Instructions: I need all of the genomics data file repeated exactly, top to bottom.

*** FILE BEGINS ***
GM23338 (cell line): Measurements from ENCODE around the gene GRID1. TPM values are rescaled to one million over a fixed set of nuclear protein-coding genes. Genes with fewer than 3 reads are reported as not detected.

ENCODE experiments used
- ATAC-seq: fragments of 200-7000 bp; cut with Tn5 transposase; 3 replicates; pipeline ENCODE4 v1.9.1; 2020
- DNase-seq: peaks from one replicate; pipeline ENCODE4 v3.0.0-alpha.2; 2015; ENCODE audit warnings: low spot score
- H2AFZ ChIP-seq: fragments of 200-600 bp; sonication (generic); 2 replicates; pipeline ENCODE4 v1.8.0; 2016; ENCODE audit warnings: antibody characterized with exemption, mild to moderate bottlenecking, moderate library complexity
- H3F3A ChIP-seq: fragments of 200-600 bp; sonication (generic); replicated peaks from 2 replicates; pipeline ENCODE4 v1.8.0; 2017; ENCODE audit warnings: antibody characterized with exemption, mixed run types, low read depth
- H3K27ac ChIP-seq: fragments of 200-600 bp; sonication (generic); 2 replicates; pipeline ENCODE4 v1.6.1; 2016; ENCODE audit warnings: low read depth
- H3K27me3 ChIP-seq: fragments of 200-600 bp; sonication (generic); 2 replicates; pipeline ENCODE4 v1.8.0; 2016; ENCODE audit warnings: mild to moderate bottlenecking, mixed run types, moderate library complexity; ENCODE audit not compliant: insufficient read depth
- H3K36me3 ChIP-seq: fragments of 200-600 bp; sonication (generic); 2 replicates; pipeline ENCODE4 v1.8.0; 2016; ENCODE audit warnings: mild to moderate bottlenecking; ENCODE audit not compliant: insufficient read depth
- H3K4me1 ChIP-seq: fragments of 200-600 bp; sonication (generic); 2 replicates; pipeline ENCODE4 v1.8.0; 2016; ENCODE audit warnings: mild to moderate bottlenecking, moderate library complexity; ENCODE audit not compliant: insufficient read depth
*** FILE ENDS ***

GM23338 (cell line): Measurements from ENCODE around the gene GRID1. TPM values are rescaled to one million over a fixed set of nuclear protein-coding genes. Genes with fewer than 3 reads are reported as not detected.

ENCODE experiments used
- ATAC-seq: fragments of 200-7000 bp; cut with Tn5 transposase; 3 replicates; pipeline ENCODE4 v1.9.1; 2020
- DNase-seq: peaks from one replicate; pipeline ENCODE4 v3.0.0-alpha.2; 2015; ENCODE audit warnings: low spot score
- H2AFZ ChIP-seq: fragments of 200-600 bp; sonication (generic); 2 replicates; pipeline ENCODE4 v1.8.0; 2016; ENCODE audit warnings: antibody characterized with exemption, mild to moderate bottlenecking, moderate library complexity
- H3F3A ChIP-seq: fragments of 200-600 bp; sonication (generic); replicated peaks from 2 replicates; pipeline ENCODE4 v1.8.0; 2017; ENCODE audit warnings: antibody characterized with exemption, mixed run types, low read depth
- H3K27ac ChIP-seq: fragments of 200-600 bp; sonication (generic); 2 replicates; pipeline ENCODE4 v1.6.1; 2016; ENCODE audit warnings: low read depth
- H3K27me3 ChIP-seq: fragments of 200-600 bp; sonication (generic); 2 replicates; pipeline ENCODE4 v1.8.0; 2016; ENCODE audit warnings: mild to moderate bottlenecking, mixed run types, moderate library complexity; ENCODE audit not compliant: insufficient read depth
- H3K36me3 ChIP-seq: fragments of 200-600 bp; sonication (generic); 2 replicates; pipeline ENCODE4 v1.8.0; 2016; ENCODE audit warnings: mild to moderate bottlenecking; ENCODE audit not compliant: insufficient read depth
- H3K4me1 ChIP-seq: fragments of 200-600 bp; sonication (generic); 2 replicates; pipeline ENCODE4 v1.8.0; 2016; ENCODE audit warnings: mild to moderate bottlenecking, moderate library complexity; ENCODE audit not compliant: insufficient read depth